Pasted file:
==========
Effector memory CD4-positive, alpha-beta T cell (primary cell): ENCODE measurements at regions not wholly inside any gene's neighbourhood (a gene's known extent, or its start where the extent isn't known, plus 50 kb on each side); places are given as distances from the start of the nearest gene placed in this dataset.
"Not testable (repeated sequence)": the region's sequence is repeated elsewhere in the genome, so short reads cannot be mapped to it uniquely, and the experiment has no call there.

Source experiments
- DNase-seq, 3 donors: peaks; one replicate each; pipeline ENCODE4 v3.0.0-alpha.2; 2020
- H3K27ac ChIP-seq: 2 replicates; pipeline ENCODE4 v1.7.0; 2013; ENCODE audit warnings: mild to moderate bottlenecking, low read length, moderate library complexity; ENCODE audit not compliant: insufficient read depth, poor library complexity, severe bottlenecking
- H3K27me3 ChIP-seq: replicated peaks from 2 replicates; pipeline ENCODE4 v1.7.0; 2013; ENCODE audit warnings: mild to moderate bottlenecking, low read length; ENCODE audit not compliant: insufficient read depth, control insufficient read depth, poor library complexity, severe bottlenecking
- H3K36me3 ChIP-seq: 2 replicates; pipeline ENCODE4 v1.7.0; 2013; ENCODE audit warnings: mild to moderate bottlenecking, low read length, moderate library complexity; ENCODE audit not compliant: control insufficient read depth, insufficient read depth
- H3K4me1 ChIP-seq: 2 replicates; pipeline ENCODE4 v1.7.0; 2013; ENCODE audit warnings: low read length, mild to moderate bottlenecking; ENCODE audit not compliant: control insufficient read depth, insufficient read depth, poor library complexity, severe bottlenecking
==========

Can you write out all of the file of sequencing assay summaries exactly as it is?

Effector memory CD4-positive, alpha-beta T cell (primary cell): ENCODE measurements at regions not wholly inside any gene's neighbourhood (a gene's known extent, or its start where the extent isn't known, plus 50 kb on each side); places are given as distances from the start of the nearest gene placed in this dataset.
"Not testable (repeated sequence)": the region's sequence is repeated elsewhere in the genome, so short reads cannot be mapped to it uniquely, and the experiment has no call there.

Source experiments
- DNase-seq, 3 donors: peaks; one replicate each; pipeline ENCODE4 v3.0.0-alpha.2; 2020
- H3K27ac ChIP-seq: 2 replicates; pipeline ENCODE4 v1.7.0; 2013; ENCODE audit warnings: mild to moderate bottlenecking, low read length, moderate library complexity; ENCODE audit not compliant: insufficient read depth, poor library complexity, severe bottlenecking
- H3K27me3 ChIP-seq: replicated peaks from 2 replicates; pipeline ENCODE4 v1.7.0; 2013; ENCODE audit warnings: mild to moderate bottlenecking, low read length; ENCODE audit not compliant: insufficient read depth, control insufficient read depth, poor library complexity, severe bottlenecking
- H3K36me3 ChIP-seq: 2 replicates; pipeline ENCODE4 v1.7.0; 2013; ENCODE audit warnings: mild to moderate bottlenecking, low read length, moderate library complexity; ENCODE audit not compliant: control insufficient read depth, insufficient read depth
- H3K4me1 ChIP-seq: 2 replicates; pipeline ENCODE4 v1.7.0; 2013; ENCODE audit warnings: low read length, mild to moderate bottlenecking; ENCODE audit not compliant: control insufficient read depth, insufficient read depth, poor library complexity, severe bottlenecking